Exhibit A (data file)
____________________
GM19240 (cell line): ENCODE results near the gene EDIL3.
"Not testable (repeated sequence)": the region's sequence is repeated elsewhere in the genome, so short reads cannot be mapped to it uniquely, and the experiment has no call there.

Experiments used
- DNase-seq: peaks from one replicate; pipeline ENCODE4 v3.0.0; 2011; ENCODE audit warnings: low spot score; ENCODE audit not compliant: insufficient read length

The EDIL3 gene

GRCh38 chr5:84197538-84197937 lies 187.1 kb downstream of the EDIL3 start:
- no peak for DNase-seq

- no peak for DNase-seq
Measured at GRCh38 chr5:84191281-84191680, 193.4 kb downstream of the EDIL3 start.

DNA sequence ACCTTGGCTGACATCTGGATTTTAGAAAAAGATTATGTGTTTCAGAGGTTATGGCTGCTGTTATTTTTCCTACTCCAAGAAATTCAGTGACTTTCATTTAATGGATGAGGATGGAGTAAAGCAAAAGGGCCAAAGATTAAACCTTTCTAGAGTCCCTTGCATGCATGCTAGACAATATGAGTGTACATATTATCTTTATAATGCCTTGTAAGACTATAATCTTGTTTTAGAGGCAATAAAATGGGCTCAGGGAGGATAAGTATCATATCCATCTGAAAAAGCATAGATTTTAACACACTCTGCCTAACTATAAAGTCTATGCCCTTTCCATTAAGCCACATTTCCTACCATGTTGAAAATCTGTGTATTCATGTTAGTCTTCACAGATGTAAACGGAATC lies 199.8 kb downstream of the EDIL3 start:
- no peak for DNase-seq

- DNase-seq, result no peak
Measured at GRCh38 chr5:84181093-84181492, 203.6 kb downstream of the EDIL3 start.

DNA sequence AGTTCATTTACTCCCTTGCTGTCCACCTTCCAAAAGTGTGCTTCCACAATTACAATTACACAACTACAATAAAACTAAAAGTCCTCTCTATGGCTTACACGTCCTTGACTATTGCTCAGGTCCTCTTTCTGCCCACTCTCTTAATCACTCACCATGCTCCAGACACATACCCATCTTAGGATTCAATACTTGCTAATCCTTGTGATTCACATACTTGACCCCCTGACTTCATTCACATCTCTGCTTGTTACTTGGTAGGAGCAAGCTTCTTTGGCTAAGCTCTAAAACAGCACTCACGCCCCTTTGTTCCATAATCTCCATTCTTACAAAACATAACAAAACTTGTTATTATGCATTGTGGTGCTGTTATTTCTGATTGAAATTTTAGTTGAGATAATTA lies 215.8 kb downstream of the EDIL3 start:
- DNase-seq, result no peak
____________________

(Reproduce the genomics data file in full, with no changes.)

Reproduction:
GM19240 (cell line): ENCODE results near the gene EDIL3.
"Not testable (repeated sequence)": the region's sequence is repeated elsewhere in the genome, so short reads cannot be mapped to it uniquely, and the experiment has no call there.

Experiments used
- DNase-seq: peaks from one replicate; pipeline ENCODE4 v3.0.0; 2011; ENCODE audit warnings: low spot score; ENCODE audit not compliant: insufficient read length

The EDIL3 gene

GRCh38 chr5:84197538-84197937 lies 187.1 kb downstream of the EDIL3 start:
- no peak for DNase-seq

- no peak for DNase-seq
Measured at GRCh38 chr5:84191281-84191680, 193.4 kb downstream of the EDIL3 start.

DNA sequence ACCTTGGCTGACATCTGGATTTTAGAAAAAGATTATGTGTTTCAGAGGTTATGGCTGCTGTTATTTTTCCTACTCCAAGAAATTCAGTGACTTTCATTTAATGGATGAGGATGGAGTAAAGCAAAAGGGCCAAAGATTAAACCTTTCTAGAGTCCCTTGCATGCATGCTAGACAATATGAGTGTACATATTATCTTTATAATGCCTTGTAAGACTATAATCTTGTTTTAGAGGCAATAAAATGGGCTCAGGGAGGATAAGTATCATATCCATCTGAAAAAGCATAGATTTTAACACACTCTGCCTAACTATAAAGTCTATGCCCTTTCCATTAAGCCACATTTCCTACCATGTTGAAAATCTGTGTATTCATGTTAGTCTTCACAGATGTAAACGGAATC lies 199.8 kb downstream of the EDIL3 start:
- no peak for DNase-seq

- DNase-seq, result no peak
Measured at GRCh38 chr5:84181093-84181492, 203.6 kb downstream of the EDIL3 start.

DNA sequence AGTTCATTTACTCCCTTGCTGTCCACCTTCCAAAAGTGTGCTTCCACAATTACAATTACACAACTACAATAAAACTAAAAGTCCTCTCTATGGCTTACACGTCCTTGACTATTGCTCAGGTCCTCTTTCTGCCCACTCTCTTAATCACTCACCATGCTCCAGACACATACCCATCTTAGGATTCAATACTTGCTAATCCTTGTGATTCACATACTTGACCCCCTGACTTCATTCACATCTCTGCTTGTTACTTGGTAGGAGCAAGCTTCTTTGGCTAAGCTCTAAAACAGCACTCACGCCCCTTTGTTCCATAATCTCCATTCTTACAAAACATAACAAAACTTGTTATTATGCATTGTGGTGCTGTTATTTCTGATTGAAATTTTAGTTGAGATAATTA lies 215.8 kb downstream of the EDIL3 start:
- DNase-seq, result no peak